Almost all of the black players to ever wear an official NHL sweater have sought him out.
Mike Marson, only the second black player in NHL history, joined the Washington Capitals in 1974, a long 16 years after the colour barrier had been trampled. He wanted to talk to Mr. O’Ree.
Bill Riley, the NHL’s third black player, wanted to meet him as well.
So too did Herb Carnegie, a black Torontonian who believed racism kept him out of the game’s ultimate league in his prime, the 1940s and ’50s. Herbie and his brother Ossie and Manny MacIntyre formed hockey’s first all-black line as the starting forwards for the Quebec Provincial Hockey League’s St. Francois. Mr. O’Ree still chats from time to time with the Carnegie brothers.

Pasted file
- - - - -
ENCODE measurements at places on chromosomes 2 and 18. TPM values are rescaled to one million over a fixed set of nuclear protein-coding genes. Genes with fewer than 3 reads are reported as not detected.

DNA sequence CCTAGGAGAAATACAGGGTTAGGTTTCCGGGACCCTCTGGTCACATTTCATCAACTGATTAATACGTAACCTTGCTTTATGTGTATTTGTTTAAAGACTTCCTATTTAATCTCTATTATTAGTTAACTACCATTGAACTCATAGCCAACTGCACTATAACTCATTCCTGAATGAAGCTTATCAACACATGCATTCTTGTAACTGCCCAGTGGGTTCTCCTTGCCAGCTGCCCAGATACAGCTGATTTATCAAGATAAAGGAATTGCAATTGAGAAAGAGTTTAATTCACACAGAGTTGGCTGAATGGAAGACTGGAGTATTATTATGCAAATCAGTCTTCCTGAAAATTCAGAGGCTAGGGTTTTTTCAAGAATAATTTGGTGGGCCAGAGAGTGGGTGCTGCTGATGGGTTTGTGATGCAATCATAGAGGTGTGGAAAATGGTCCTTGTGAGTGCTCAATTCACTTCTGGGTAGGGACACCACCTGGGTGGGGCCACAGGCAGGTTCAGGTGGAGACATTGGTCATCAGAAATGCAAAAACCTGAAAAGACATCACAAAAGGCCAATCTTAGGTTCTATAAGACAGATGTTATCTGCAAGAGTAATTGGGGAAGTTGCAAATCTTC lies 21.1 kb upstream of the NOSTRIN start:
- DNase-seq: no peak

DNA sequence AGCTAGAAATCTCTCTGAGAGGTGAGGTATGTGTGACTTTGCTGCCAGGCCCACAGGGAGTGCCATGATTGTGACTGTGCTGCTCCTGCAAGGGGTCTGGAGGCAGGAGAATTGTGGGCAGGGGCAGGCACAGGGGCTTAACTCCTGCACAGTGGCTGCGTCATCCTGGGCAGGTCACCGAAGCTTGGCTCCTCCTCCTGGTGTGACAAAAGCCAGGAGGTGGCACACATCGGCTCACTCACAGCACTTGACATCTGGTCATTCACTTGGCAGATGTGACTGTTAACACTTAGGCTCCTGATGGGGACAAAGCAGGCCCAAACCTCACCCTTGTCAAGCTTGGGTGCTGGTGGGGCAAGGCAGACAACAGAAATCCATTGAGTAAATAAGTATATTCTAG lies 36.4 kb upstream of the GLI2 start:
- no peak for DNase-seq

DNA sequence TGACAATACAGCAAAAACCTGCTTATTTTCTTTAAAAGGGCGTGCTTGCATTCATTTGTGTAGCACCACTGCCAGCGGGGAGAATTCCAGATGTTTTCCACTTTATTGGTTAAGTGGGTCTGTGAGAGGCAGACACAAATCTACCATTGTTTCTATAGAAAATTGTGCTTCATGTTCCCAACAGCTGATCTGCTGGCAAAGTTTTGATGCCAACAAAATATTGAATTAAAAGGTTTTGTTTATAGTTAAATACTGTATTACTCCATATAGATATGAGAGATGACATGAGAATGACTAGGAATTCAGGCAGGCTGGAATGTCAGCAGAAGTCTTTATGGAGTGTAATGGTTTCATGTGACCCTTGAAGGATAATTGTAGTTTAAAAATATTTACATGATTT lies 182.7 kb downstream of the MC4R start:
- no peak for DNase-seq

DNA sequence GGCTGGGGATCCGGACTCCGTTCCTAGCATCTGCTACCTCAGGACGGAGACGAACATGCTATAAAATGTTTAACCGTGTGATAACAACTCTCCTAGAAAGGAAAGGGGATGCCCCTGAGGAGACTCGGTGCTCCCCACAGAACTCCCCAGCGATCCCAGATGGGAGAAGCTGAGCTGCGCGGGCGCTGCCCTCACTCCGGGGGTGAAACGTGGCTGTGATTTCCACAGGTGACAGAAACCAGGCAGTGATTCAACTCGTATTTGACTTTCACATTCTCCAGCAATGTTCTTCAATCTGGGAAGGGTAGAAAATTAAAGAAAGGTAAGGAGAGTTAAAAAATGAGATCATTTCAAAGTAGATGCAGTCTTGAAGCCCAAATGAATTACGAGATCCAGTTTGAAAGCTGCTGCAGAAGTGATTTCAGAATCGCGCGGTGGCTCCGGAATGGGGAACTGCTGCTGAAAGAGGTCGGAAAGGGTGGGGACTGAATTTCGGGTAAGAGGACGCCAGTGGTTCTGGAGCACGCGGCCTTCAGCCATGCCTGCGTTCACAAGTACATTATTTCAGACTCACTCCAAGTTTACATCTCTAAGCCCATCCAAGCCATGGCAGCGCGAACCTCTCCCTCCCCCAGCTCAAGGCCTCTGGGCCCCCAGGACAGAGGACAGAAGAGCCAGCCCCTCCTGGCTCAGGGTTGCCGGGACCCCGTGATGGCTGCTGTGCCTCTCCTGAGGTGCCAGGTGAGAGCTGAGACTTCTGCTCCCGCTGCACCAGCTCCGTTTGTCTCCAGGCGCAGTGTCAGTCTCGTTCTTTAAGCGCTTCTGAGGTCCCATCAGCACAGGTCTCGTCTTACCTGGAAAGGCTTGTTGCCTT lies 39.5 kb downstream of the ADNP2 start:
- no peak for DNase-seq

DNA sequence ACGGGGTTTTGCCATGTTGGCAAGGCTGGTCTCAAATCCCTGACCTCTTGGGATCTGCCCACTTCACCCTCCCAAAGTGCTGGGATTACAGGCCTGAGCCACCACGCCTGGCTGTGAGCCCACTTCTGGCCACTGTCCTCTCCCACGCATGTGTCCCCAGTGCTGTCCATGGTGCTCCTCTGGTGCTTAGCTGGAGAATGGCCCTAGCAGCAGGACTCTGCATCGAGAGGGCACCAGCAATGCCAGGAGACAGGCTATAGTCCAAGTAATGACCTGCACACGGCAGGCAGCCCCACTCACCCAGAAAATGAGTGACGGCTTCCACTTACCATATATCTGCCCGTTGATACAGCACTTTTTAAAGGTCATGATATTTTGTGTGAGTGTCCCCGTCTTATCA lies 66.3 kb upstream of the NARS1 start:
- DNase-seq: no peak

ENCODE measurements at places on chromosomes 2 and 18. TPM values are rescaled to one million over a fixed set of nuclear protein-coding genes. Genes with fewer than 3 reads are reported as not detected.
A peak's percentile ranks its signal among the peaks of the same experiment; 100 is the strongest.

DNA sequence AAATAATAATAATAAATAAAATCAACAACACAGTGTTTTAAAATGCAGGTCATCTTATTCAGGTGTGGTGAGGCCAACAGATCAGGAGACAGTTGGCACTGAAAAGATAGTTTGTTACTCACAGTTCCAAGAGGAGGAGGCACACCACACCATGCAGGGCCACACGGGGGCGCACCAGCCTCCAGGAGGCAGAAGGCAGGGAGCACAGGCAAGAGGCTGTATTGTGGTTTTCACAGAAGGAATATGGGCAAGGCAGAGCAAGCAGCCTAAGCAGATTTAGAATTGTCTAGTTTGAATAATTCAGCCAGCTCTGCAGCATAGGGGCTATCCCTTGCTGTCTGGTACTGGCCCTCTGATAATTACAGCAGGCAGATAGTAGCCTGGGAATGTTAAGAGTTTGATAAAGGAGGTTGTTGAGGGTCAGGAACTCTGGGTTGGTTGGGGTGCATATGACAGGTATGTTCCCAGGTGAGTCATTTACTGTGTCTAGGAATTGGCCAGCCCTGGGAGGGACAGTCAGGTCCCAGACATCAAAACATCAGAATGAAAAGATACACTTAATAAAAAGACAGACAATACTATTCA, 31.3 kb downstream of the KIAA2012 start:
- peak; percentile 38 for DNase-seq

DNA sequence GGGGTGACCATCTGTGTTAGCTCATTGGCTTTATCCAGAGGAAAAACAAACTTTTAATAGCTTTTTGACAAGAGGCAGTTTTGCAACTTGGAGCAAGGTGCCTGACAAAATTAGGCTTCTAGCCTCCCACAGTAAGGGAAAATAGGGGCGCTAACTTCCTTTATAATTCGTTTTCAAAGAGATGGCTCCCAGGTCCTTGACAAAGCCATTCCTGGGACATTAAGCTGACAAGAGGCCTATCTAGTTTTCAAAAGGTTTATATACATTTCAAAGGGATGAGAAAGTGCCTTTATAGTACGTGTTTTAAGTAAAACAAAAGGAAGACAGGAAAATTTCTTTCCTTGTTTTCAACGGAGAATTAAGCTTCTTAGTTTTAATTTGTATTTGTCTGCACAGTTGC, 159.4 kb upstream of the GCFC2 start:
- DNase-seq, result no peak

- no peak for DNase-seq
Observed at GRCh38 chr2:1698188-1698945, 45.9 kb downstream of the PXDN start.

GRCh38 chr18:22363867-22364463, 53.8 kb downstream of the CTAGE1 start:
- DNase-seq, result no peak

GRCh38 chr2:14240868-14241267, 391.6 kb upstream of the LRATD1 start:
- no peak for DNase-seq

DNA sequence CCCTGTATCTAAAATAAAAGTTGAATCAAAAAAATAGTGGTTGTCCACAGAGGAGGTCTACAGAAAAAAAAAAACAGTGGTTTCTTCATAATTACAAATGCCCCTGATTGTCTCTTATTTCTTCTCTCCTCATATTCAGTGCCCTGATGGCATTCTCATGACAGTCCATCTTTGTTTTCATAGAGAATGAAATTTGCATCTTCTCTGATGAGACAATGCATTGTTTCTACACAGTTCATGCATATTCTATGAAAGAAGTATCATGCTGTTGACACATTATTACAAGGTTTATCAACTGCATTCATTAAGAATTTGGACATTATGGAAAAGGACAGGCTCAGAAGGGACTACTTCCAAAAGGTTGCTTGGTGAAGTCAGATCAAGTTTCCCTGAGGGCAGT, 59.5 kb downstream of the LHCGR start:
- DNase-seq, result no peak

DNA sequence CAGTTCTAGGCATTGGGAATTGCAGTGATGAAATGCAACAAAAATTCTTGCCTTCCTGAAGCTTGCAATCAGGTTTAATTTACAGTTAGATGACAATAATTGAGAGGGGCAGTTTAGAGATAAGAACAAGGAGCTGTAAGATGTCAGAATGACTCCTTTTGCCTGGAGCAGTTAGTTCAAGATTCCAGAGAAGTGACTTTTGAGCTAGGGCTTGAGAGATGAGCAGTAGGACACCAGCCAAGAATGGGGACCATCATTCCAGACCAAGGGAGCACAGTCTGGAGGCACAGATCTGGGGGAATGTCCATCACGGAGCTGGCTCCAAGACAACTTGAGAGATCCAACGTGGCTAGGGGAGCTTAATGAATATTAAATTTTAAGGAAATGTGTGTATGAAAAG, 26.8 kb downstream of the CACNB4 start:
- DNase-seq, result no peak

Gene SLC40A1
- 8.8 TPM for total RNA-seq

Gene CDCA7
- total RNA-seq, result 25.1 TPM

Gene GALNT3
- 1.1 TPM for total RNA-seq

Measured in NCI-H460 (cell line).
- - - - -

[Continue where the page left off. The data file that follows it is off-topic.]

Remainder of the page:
Journeyman Tony McKegney, who played 13 seasons for seven NHL clubs after entering the league in 1978, wanted to speak to Mr. O’Ree. Grant Fuhr, Jarome Iginla, Wayne Simmonds… Mr. O’Ree, now 76 years old, is happy to talk to them all.
But what is there to say to the first black man to skate on National Hockey League ice, on Jan. 18, 1958? To the man who didn’t just smash through the game’s colour barrier but continues to stomp all over the rubble and grind it into a fine dust?
“All they can say is, ‘I can’t imagine what you went through to bust the doors and break down the barriers to make it possible for players like myself,’ ” Mr. O’Ree says.